Siberian Spruce

A Guide to Growing Siberian Spruce

Before getting into information for growing the Siberian Spruce, we wanted to provide a brief overview of spruce trees overall.  One fact that most people are unaware of is that there are only around 35 species of the spruce tree anywhere in the world.  This type of tree grows naturally in forests with cool climates.  For instance, spruce trees are commonly found in areas of North America, Europe, and Asia.  Although the spruce and pine are closely related their appearance is completely different.

 

 

One reason that people choose the Siberian Spruce is that like all spruce, this tree grows upright, reaching as high as 60 feet upon maturity, as well as 20 feet wide.  However, other types of spruce can grow to 200 feet tall.  Because of the height of the spruce, it is the perfect choice as a wind or privacy break.  For instance, a homeowner whose home backs up to a freeway could plant a line of spruce to help block out noise or a home sitting up on a hill could use spruce to block the wind.

Of course, the look of the Siberian Spruce is attractive so it makes a great addition to a home or business just because.  The trunk of this tree is slender and the branches are actually on the shorter side with an upward sweep.  In fact, as this spruce matures, it grows naturally into a narrow pyramid.  The needles of the spruce are a dark green that consist of two slim strips of white on the underside.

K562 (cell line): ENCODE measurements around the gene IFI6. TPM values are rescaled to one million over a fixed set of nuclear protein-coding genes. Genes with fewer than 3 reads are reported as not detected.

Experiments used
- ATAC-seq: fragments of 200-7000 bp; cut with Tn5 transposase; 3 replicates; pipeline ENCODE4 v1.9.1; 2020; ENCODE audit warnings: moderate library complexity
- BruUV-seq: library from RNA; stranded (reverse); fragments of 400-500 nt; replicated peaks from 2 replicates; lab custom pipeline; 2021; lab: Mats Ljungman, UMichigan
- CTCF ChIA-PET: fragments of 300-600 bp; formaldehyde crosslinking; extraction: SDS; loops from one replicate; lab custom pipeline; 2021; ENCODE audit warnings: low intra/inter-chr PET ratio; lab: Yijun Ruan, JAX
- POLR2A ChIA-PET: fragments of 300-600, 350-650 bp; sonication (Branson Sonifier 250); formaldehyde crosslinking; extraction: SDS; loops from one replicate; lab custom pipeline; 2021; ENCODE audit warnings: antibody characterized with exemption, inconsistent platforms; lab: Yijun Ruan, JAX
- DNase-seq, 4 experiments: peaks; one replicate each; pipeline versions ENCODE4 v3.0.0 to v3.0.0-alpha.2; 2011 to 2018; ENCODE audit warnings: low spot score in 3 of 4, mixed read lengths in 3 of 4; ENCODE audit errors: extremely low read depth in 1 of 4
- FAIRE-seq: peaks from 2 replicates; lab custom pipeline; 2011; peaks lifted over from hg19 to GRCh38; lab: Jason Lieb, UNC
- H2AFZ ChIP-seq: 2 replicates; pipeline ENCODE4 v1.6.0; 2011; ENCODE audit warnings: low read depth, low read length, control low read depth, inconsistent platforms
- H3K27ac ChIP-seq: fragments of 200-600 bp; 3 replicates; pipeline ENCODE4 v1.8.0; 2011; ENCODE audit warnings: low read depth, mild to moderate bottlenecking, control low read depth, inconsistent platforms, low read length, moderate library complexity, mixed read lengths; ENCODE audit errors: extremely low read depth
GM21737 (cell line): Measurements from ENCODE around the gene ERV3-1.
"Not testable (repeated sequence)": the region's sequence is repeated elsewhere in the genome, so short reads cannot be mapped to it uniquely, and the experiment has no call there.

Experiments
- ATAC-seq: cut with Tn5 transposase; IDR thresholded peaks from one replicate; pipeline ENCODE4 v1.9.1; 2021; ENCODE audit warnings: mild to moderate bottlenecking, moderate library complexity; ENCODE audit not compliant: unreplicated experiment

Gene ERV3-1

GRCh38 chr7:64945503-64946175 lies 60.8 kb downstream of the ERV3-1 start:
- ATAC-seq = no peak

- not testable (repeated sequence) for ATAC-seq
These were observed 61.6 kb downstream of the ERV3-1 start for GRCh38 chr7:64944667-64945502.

When grown within the United States, the Siberian Spruce is recommended for people living in hardiness zones of four through seven.  For these zones, winter temperatures could drop as low as minus 30 degrees and in the summer increase as high as 86 degrees.  Obviously, this species of the spruce tree is extremely versatile regarding the climate in which it could be grown.  For this reason, it is common to see spruce from the east to west coast and places in between.  One note is that this particular spruce does not tolerate temperatures of 86 degrees for 120 days or longer.

For the soil in which the Siberian Spruce thrives, it needs to be moist and fertile.  In addition, it is important that the soil have good drainage.  Not only does this spruce tolerate landscape soils but it also does relatively well in soil on the acidic side.  However, this type of spruce could also be grown without any problem in clay, sandy, and loam soils.  In other words, while this spruce has a favorite soil type, it does well in just about all soil conditions.

The best place to plant this type of spruce tree is in an area with full sun to partial shade.  For the healthiest tree, choose an area that would receive varied periods of direct sun, such as four to ten hours or more.  That way, the environment mimics the origin of the spruce while growing in the forest.  In addition, providing the spruce with the right amount of direct sun would help the branch structure shape properly so the appearance would be beautiful.  For humidity, the Siberian Spruce prefers states with high levels but again, it is so adaptable that it does well in states with low to moderate humidity levels.